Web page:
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Comment Re:not in the field, eh? (Score 1) 634

i did give a proviso for run-time alias checks in my comment above. Our compiler will also generate a run-time check for that as well, with a small codesize and runtime cycle penalty.. The FORTRAN equivalent doesn't need the alias check.

I'd expect ICC to be very aggressive, given that Intel has one of (if not the) largest paid, full-time compiler team in the world.

So how about all of FORTRAN's other nifty features, such as array slices? To get the same functionality in C / C++, you have to put explicit strides and bounds everywhere, and sometimes checks to reverse loop directions. In FORTRAN, you can write things like "A(1:100,1:200:2) = B(101:300:2,51:150)", and the compiler is free to choose the best way to do it.

In C / C++, you leave it to the programmer to dictate the loop explicitly and hope the compiler can figure out what you're doing. In my experience, real world programmers get unusually creative with this task, creating awful code. If you write clearly enough and pay enough attention to compiler vectorization reports or other feedback, maybe the compiler + user eventually figures it out. Realistically, most programmers aren't that sophisticated. And even among the ones who are, not all have the time or inclination.

Looking back to my array slice example: Now take those slices across function call boundaries in both languages and see how much work the programmer has to do in each language...

My point is, the more work the programmer has to do to help the compiler succeed, the more evidence it's a poor fit for the problem domain. FORTRAN can make it easier for compiler writers because they start with a higher level specification of what the programmer is trying to achieve. FORTRAN also makes it easier for programmers because they stop at that higher level specification of what they're trying to achieve.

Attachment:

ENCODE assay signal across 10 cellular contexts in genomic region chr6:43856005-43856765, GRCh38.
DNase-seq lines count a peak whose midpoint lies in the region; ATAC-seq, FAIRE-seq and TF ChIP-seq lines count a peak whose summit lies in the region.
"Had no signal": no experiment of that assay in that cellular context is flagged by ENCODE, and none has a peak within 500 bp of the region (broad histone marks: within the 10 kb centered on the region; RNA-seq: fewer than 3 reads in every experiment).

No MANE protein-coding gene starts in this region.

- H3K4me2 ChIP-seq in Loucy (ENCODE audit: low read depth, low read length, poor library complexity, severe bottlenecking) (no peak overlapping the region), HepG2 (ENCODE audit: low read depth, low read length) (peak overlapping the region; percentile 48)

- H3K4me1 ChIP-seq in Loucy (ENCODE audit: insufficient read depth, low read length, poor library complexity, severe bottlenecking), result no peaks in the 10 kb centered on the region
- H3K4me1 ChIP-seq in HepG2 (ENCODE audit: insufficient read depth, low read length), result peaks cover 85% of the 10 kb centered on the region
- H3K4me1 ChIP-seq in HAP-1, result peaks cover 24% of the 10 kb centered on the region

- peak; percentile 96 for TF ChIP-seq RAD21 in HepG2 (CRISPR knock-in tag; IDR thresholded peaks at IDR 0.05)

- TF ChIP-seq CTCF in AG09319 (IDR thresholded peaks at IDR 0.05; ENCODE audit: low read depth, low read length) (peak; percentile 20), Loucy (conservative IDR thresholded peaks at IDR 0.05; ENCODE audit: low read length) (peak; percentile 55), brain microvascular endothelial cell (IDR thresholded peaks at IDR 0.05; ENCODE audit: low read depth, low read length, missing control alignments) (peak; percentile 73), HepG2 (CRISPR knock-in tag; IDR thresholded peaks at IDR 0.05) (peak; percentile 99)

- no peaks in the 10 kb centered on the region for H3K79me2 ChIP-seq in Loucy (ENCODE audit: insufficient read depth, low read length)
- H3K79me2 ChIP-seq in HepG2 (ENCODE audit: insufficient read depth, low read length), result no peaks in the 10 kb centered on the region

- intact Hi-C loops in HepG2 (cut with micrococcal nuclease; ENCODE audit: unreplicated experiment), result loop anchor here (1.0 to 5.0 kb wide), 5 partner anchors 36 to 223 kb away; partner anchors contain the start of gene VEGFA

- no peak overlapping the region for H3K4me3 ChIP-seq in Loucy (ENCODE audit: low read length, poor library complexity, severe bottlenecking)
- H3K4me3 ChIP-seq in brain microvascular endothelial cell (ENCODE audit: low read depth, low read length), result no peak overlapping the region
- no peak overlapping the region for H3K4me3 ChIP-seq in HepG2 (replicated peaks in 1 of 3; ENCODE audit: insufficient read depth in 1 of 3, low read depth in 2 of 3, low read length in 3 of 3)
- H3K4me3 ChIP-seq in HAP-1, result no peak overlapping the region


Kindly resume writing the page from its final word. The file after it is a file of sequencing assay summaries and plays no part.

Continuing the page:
Comment Re:not in the field, eh? (Score 1) 634

I'd argue that if you're programming in processor-specific intrinsics, you're not really programming in C++ any more. Standard C and C++ semantics for pointers and arrays really get in the way of autovectorization. So, you have to go to language extensions and kludges (like C99's restrict keyword) to throw the compiler a bone.

Sure, tricks such as whole-program analysis and run-time alias tests can help the compiler find the guarantees it needs to have in order to vectorize. The fact of the matter (and I heard this straight from the mouths of my employer's vectorizing compiler team members) is that stock FORTRAN is simply much friendlier than stock C/C++ for this due to those semantic differences.

Our compiler will autovectorize C code if you pass it enough hints such as minimum loop trip counts, pointer alignment, pointer aliasing guarantees (aka. restrict) and so forth. Even then, there are limits to what it can do. We offer processor specific intrinsics so you can vectorize the code yourself.

Once you start coding in vector intrinsics, you're taking the vectorization out of the compiler's hands and doing it yourself. Each of those intrinsics usually maps directly to an instruction or small sequence of instructions, so there's little left for the compiler to figure out. The compiler then just schedules and register-allocates the code, and handles the non-vector bits around the edges. Sure, you still compile with the C++ compiler, but the C++ compiler is no longer providing the vectorization: You are.


Why Scientists Are Still Using FORTRAN in 2014 634

New submitter InfoJunkie777 (1435969) writes "When you go to any place where 'cutting edge' scientific research is going on, strangely the computer language of choice is FORTRAN, the first computer language commonly used, invented in the 1950s. Meaning FORmula TRANslation, no language since has been able to match its speed. But three new contenders are explored here. Your thoughts?"

Comment Re:Terabyte flash drives are 10% overprovisioned (Score 1) 264

I wasn't actually thinking of DoS'ing, but I guess that's actually a valid concern. If a particular write pattern could crap a server, then you may have to worry about a user doing that to your server. I was just putting my "DV engineer" hat on, and trying to think of how I'd break an SSD in the minimum number of writes. It's the kind of analysis I'd hope the engineers that come up with lifetime specs use to give a bulletproof lifetime spec. For example, X years at YY MB/day even if you're writing like an a**hole. ;-)